It's... exactly the same as the one I showed earlier, which means it worked! We made a PNG from scratch! (Well, not quite from scratch - we used zlib as a dependency).
Verifying it using the
pngcheck utility results in the following:
$ pngcheck ./samples/out_1.png OK: ./samples/out_1.png (320x180, 24-bit RGB, non-interlaced, 15.6%).
Looks good! Now let's have a look at some file sizes:
hello_png_original.png 128286 bytes hello_png.rgb 172800 bytes out_1.png 145787 bytes
We started off with a 128286-byte PNG file, exported from GIMP using the default settings.
We converted it to a raw RGB bitmap using ImageMagick, resulting in 172800 bytes of data. Taking this as the "original" image size, that means GIMP's PNG encoder was able to compress it to 74% of its original size.
Our own PNG encoder only managed to compress it down to 145787 bytes, which is 84% of the original size. How did we end up 10% worse?
It's because we cheaped out on our Filtering implementation. GIMP's encoder chooses a filter type for each row adaptively, probably based on heuristics (I haven't bothered looking at the specifics). If we implemented the other filter types, and used heuristics to pick between them, we'd probably get the same or better results as GIMP. This is an exercise left to the reader - or maybe a future blog post from me!
As a quick example, Adaptive Filter type 2 subtracts the byte values of the pixel above from those of the "current" pixel. If one row was identical (or similar) to the row above it, the filtered version of that row would compress very efficiently (because it would be all or mostly zeroes).
Full source code and example files are available on my Git repo: https://github.com/DavidBuchanan314/hello_png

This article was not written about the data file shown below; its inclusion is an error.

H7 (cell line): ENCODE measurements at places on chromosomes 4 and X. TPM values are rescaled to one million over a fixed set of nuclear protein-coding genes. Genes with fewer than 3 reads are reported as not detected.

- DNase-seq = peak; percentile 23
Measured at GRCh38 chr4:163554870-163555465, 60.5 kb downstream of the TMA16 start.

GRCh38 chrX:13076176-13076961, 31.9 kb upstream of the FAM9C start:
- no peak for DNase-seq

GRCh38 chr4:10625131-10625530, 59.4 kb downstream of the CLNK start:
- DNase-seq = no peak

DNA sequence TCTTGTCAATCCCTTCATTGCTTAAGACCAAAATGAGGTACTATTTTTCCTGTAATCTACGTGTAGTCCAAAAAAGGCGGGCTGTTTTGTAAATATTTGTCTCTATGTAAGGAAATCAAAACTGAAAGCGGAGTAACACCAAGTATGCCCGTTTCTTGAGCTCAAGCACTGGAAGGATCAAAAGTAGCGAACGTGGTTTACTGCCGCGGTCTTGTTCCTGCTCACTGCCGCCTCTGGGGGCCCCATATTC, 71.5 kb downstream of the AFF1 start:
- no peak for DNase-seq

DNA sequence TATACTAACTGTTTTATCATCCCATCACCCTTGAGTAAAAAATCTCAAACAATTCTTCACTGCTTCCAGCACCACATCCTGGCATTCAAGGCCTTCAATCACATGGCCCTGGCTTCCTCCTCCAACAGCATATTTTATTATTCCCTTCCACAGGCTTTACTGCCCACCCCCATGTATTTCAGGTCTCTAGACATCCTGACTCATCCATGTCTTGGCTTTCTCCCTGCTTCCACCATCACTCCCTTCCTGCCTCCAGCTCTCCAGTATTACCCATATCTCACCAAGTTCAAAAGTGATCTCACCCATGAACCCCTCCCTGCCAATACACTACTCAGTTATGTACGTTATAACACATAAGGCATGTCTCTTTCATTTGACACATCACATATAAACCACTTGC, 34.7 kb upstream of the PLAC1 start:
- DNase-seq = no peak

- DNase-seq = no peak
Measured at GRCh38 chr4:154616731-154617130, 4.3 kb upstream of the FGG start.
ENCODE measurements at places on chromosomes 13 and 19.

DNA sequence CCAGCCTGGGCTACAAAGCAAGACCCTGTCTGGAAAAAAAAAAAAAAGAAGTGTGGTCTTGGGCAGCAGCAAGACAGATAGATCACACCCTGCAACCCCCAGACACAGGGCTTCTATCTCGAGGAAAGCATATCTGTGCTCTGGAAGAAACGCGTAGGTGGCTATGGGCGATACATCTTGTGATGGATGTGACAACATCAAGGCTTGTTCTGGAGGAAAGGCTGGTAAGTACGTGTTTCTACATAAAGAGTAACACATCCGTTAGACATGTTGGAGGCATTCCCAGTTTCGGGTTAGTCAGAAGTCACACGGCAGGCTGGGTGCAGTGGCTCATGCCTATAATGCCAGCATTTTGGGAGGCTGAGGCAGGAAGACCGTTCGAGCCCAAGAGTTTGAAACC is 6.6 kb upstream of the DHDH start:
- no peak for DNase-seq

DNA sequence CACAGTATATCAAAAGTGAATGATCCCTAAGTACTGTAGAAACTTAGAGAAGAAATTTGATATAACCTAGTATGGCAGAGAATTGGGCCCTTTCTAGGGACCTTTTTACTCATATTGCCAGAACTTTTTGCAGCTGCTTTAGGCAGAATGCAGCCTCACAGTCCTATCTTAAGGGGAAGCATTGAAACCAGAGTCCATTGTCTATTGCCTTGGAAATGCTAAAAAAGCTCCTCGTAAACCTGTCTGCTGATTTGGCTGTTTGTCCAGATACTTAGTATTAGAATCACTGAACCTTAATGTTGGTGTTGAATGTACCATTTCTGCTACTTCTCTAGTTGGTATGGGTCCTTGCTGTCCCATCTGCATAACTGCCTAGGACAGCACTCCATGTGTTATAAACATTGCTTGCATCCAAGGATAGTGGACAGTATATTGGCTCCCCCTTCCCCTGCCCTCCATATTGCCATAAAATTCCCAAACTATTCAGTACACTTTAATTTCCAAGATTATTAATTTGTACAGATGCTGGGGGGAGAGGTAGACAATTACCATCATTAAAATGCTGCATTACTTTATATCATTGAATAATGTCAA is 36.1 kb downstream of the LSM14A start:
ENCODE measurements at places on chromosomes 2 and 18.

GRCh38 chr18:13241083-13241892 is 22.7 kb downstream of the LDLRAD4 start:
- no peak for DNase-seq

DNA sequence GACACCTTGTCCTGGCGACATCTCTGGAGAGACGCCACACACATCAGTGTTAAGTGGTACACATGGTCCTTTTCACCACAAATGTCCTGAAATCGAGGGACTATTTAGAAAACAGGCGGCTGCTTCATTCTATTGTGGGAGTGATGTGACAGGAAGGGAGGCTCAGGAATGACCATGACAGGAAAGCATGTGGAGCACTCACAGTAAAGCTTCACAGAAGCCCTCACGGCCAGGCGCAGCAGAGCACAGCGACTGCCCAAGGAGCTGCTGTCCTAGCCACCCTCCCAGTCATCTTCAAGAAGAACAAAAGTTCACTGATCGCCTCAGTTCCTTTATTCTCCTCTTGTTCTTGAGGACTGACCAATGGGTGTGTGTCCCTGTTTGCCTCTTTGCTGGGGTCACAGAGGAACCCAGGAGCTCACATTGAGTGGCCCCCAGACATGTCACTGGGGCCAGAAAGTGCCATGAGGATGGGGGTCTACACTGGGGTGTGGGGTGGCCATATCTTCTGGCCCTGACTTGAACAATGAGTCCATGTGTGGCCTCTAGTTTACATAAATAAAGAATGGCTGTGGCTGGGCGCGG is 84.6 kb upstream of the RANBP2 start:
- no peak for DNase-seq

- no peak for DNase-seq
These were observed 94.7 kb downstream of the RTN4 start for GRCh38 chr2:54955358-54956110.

Things I Didn't Mention
Things I didn't mention in this article, which you may still want to know, include:
- Support for other bit-depths.
- Indexed colour (i.e. using a palette)
- Further metadata, and other chunk types.
- The other filter types.
...and probably a few other things I forgot. I might update this list when I remember them.
PNG Debugging Tips
If you're trying to generate or parse your own PNGs and running into opaque errors, here are a couple of tips.
Try using ImageMagick to convert the PNG into another format (the destination format doesn't matter). This is useful because it gives specific errors about what went wrong. For example, if I try to convert the initial
out_0.png image we generated (which had the basic file structure but no data), we get this:
$ convert samples/out_0.png /tmp/bla.png convert: insufficient image data in file `samples/out_0.png' @ error/png.c/ReadPNGImage/4270.
This error makes sense, because
IDAT was empty. You could probably track down the specific line of
png.c if you wanted even more details.
My next tip is to try using an advanced hex-editor like ImHex to inspect the file. ImHex supports a "pattern" for PNG, which effectively gives you byte-level syntax highlighting, as well as letting you view the parsed structures of the file.
Related Materials and PNG Tricks
I also found a bug in Apple's PNG decoder, due to a poorly thought-out proprietary extension they made to the format. They've since fixed that instance of the bug, although it's still possible to trigger it using a slightly different approach. There was also related discussion and articles.
I made a proposal for a backwards-compatible extension to the PNG file format that enables the PNG decoding process to be parallelised. Others have made similar proposals, and it is likely that some variation will make it into a future version of the official PNG specification.
I found an edge-case in Twitter's image upload pipeline that allows PNG/ZIP polyglot files to be hosted on their CDN. Related article. I abused the same trick to upload web-streamable 4K 60fps video (a feature Twitter is yet to officially support!).
Maybe now you believe me when I say it's my favourite file format?